Sunday 10 September 2017
Bach, Borodin, Beethoven
So another splendid season of Concerts at Cratfield has come to an end, to paraphrase Eliot, not with a whimper but a bang; in the form of one of the greatest pieces of chamber music ever written played by one of the world’s most distinguished ensembles, the Brodsky Quartet.
They started their recital with an unexpected but very welcome item, a selection of two movements from J S Bach’s The Art of Fugue. Although probably not intended by Bach to be performed but rather designed as a primer in the art of fugue-writing and therefore not written for any specific instrumentation, it is now increasingly played by chamber music ensembles as well as by solo instruments such as harpsichord or piano. The string quartet is the ideal ensemble for four-part fugues as each strand of Bach’s writing is made clear for the listener. They followed this with a fugue by Mendelssohn, a passionate admirer of Bach and one of the first advocates of his music. Mendelssohn’s own considerable skill at fugue writing is usually made apparent in his oratorios especially in the choruses. This is one of four fugues which he wrote for string quartet and, as was to be expected, it proved ingenious and enjoyable.
Next was one of the most popular string quartets of the later 19th century, Borodin’s second in D major. Surprisingly, despite its popularity largely due to two of its themes being ‘borrowed’ for songs in the musical Kismet, this was the first time it, or indeed any music by Borodin, had been played at Cratfield, and it received a performance of unashamed romanticism and virtuosity to great effect.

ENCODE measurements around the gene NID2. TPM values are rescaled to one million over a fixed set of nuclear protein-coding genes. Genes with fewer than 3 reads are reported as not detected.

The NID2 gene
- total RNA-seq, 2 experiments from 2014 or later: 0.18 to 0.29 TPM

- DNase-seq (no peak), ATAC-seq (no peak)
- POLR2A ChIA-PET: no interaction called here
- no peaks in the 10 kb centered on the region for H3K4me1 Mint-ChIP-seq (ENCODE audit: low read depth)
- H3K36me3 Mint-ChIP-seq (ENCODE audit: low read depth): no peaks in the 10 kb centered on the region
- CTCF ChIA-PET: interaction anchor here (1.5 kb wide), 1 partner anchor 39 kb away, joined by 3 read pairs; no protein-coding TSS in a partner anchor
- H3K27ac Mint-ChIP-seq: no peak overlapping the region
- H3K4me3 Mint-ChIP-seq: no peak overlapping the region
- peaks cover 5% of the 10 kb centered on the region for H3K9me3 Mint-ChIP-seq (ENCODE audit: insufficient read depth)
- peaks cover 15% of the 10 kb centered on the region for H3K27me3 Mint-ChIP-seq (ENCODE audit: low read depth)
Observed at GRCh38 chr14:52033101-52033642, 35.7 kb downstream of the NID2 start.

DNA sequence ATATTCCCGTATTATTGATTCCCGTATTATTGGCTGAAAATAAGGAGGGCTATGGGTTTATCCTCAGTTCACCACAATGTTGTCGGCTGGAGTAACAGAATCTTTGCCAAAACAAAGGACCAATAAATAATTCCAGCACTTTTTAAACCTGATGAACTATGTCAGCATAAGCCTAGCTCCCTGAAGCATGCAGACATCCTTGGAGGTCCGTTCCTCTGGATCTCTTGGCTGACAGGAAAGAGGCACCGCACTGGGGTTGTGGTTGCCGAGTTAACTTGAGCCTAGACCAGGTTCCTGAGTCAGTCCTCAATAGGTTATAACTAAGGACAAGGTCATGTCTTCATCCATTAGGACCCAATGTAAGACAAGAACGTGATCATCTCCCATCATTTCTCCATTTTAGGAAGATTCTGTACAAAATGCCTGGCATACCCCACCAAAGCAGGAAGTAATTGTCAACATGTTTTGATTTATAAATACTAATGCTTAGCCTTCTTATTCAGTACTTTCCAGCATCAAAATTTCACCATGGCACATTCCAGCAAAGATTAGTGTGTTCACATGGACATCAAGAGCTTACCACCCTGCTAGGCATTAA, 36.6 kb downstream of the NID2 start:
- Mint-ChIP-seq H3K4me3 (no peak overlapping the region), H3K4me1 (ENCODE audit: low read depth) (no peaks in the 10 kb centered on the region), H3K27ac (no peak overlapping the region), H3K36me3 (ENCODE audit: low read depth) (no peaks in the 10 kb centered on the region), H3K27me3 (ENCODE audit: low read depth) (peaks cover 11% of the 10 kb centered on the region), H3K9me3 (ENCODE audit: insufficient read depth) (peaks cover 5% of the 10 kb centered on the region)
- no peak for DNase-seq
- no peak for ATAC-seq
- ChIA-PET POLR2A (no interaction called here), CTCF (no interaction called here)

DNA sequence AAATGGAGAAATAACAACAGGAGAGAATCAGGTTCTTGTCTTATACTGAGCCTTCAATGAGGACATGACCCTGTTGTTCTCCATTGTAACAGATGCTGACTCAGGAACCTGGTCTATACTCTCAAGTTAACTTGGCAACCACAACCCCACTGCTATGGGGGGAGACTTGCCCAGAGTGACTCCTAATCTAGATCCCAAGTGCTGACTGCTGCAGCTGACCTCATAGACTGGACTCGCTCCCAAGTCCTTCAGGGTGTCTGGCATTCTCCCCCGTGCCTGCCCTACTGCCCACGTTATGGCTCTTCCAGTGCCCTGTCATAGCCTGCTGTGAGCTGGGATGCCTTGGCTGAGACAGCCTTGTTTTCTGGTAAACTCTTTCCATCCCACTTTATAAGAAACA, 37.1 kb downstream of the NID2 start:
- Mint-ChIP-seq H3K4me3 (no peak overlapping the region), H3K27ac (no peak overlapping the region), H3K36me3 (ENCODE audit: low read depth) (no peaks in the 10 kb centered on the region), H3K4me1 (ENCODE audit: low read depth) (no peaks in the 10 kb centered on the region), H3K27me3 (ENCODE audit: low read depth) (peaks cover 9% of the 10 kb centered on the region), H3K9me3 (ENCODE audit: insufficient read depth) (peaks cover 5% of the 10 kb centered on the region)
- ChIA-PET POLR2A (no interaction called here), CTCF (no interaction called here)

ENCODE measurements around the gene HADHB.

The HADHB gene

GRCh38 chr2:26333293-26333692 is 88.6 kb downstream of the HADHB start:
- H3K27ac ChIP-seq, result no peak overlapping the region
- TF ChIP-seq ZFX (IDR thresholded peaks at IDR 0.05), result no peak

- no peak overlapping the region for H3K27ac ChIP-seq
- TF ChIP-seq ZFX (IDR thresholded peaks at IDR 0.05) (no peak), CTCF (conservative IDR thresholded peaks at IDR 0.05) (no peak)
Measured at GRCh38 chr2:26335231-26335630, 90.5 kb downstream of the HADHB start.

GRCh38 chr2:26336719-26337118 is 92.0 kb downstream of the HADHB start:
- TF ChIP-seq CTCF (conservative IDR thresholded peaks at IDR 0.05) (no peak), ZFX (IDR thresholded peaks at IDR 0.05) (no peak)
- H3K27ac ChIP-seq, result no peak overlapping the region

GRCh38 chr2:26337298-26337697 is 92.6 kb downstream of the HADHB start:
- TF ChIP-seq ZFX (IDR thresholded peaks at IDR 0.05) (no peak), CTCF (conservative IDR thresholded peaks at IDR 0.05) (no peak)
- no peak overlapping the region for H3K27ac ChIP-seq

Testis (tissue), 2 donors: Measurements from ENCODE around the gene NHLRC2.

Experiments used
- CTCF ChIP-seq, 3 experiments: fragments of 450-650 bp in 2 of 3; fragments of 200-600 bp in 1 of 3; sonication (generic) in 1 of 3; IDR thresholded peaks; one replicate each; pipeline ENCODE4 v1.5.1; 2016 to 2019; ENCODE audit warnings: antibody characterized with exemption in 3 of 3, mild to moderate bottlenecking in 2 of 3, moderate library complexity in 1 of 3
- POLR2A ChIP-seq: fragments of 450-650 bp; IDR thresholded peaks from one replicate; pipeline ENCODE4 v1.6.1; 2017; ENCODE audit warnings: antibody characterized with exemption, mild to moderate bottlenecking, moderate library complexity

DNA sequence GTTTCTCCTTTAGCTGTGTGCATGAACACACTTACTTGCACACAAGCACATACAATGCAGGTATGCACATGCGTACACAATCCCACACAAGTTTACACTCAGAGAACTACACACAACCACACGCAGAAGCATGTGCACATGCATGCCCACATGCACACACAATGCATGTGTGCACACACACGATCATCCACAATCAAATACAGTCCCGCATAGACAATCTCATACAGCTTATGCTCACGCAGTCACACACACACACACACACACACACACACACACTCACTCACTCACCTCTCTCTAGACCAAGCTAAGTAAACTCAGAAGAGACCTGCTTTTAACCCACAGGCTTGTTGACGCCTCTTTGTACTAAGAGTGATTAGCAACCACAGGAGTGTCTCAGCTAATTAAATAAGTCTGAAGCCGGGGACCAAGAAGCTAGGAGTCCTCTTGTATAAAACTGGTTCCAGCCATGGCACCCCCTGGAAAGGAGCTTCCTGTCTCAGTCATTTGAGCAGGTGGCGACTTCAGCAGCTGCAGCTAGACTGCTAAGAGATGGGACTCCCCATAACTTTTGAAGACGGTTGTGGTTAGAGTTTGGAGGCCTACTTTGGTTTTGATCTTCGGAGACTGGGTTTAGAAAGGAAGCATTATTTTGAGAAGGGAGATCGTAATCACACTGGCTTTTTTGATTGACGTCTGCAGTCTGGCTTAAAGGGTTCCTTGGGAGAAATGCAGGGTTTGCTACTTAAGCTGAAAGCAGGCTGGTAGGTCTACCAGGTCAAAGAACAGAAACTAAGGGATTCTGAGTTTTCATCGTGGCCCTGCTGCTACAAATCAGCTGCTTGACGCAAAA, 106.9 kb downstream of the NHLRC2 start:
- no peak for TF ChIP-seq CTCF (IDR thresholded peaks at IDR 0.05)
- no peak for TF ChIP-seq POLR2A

Following the severity of the fugues and the lushness of the Borodin, the Brodsky Quartet ended their recital and the whole series of Concerts at Cratfield 2017 with, as already said, one of the greatest works in the string quartet repertoire, indeed arguably one of the greatest works of music ever composed, Beethoven’s Quartet No 14 in C sharp minor Opus 131. If one says ‘one of the greatest’, it can only be by comparison with the other five late quartets by Beethoven. at least one or two of which equal, or to some listeners, even exceed it in greatness. Written in a single span but divided into seven distinct sections lasting some 40 minutes, it comprises the whole range of human emotions from deep despair to transcendent joy with some episodes of sheer playfulness along the way. It leaves the listener in astonishment and awe at the transcendence of the genius that conceived it and wonder that any human mind could have done so. All that can be said of the performance is that it was worthy of the work and brought the season of concerts to a fitting conclusion.
The whole series of concerts has been outstanding and tribute must be paid to the organisers. The programme as announced for next year looks equally interesting and varied and I certainly look forward to it. I must again pay my respects to David Mintz, the writer of the very interesting and comprehensive programme notes which have added so much to my enjoyment of the concerts and, of course, to the delicious tea and cakes so generously provided in the intervals by volunteers from St Mary’s, Cratfield!
16 September 2017
Sunday 27 August 2017
Lendvai String Trio
Röntgen, Schubert, Bach
Concert organisers still have work to do to persuade some audiences that a string trio – and its repertoire – are not just the poor relations of the string quartet. Not at Cratfield, though: St Mary’s housed an eager audience for this fifth and last-but-one concert of the 2017 season. With typically careful programme planning, the Lendvai had two sure-fire composers’ names which produced a church full almost to capacity: Schubert and Bach.